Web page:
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UW Opens Low Income Taxpayer Clinic

FILE - This July 24, 2018, file photo shows a portion of the 1040 U.S. Individual Income Tax...
FILE - This July 24, 2018, file photo shows a portion of the 1040 U.S. Individual Income Tax Return form. It’s the time of year to start thinking about taxes - what's ahead and what can be done now to manage. But the upcoming tax filing season is going to be trickier for many Americans due to rampant unemployment, working from home and general upheaval due to COVID-19. (AP Photo/Mark Lennihan, File)(Mark Lennihan | AP)
Published: Mar. 30, 2022 at 12:08 AM CDT
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CHEYENNE, Wyo. (Wyoming News Now) - As tax season approaches its peak, a new clinic dedicated to consulting and representing taxpayers has opened in the University of Wyoming College of Business’ Department of Accounting and Finance.

The Low Income Taxpayer Clinic (LITC) was created this spring as part of a federal grant program administered by the IRS.

The LITC is part of a nationwide network that seeks to unite independent organizations under a shared mission to provide representation, education and advocacy for individual taxpayers who are low-income or speak English as a second language. Although the LITC receives partial funding from the IRS, the clinic is entirely independent of the IRS.

Previously, Wyoming had been one of four states without an LITC. UW’s clinic will serve residents of Wyoming whose incomes are generally at or below 250 percent of the federal poverty guideline and seek to resolve tax problems with the IRS, such as audits, appeals and tax collection disputes. Income guidelines do not apply to taxpayers who seek consultation services.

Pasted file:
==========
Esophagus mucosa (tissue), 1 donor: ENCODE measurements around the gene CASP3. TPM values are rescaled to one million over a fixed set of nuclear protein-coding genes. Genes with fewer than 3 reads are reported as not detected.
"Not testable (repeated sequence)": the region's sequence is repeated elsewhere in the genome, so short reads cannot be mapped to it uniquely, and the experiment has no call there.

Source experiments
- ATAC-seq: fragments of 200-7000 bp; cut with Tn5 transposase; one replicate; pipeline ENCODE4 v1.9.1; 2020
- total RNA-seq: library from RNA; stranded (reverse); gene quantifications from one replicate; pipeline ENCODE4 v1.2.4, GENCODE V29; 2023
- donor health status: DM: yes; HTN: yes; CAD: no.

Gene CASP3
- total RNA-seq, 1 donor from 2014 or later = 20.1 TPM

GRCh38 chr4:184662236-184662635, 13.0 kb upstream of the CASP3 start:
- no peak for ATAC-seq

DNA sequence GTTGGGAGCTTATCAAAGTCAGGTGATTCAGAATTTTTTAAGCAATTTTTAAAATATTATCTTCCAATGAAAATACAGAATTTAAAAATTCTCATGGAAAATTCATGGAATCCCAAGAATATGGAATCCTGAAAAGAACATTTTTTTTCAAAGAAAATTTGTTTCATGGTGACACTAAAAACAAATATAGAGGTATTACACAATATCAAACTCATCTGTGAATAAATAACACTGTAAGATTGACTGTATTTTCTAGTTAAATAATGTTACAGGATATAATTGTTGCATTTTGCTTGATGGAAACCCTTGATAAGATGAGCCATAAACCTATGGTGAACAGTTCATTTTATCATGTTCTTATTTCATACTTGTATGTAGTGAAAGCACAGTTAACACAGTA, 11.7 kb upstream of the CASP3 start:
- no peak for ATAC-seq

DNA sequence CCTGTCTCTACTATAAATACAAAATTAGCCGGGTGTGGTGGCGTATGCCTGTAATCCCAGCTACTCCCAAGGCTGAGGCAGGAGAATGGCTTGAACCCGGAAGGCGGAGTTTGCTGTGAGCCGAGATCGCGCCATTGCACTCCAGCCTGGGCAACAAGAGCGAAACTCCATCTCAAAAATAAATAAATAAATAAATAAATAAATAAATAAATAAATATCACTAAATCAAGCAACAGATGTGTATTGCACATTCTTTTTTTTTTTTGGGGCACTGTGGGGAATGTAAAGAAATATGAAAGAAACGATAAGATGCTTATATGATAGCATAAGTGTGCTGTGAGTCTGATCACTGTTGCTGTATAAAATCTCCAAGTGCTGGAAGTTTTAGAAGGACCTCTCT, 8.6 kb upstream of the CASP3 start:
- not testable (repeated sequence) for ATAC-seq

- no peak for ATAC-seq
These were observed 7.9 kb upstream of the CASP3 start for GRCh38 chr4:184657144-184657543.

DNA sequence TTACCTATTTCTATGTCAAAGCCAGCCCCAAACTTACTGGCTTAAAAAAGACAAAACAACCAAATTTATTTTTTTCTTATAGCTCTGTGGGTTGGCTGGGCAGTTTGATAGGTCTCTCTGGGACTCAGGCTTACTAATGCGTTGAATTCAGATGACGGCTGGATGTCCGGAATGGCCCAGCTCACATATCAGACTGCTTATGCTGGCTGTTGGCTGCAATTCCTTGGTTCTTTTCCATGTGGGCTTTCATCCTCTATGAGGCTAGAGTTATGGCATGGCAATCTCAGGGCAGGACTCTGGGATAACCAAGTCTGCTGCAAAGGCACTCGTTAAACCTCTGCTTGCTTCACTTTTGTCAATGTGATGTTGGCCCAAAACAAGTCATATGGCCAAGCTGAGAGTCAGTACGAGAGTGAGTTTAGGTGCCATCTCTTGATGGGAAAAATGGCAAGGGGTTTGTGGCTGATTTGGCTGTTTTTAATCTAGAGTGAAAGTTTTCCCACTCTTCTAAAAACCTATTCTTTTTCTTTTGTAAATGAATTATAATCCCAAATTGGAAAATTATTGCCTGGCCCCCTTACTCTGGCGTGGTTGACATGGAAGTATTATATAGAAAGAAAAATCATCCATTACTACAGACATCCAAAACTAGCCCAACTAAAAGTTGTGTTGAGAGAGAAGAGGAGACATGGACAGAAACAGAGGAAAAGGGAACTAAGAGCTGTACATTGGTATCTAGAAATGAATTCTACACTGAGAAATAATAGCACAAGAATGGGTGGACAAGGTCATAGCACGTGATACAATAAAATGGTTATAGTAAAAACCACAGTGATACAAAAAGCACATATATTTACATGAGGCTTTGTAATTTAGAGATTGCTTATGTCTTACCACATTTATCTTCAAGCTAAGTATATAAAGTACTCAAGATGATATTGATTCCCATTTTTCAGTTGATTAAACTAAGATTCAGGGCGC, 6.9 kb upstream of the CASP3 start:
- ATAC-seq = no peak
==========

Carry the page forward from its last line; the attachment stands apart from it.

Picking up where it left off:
Students from the College of Law and College of Business will partner to educate taxpayers about their rights and responsibilities and identify and advocate for issues that impact these taxpayers. The LITC uses an expert panel of tax controversy lawyers from Holland & Hart, in Jackson, to provide taxpayers pro bono representation in their disputes.

“Tax issues can affect anyone, and achieving a correct outcome in an IRS dispute should not be dependent on someone’s ability to pay for representation,” says UW Associate Professor Nicole Choi, the founder and director of the program at UW. “We want to ensure that all taxpayers obtain fair results within the tax system and empower them to exercise all of their rights, regardless of income level.”

This new program will work alongside the longstanding Albany County Volunteer Income Tax Assistance (VITA) program. VITA -- a partnership between the College of Business’ Department of Accounting and Finance and the United Way -- assists individuals in preparing and filing federal and state income tax returns.

In 2020, LITCs represented 19,413 taxpayers nationally and secured more than $5.8 million in refunds in disputes. They were responsible for bringing more than 2,900 individuals back into payment compliance.

Interested clients or partners seeking more information should email litc@uwyo.edu or call (307) 766-6114. Appointments are available virtually as well as in person.

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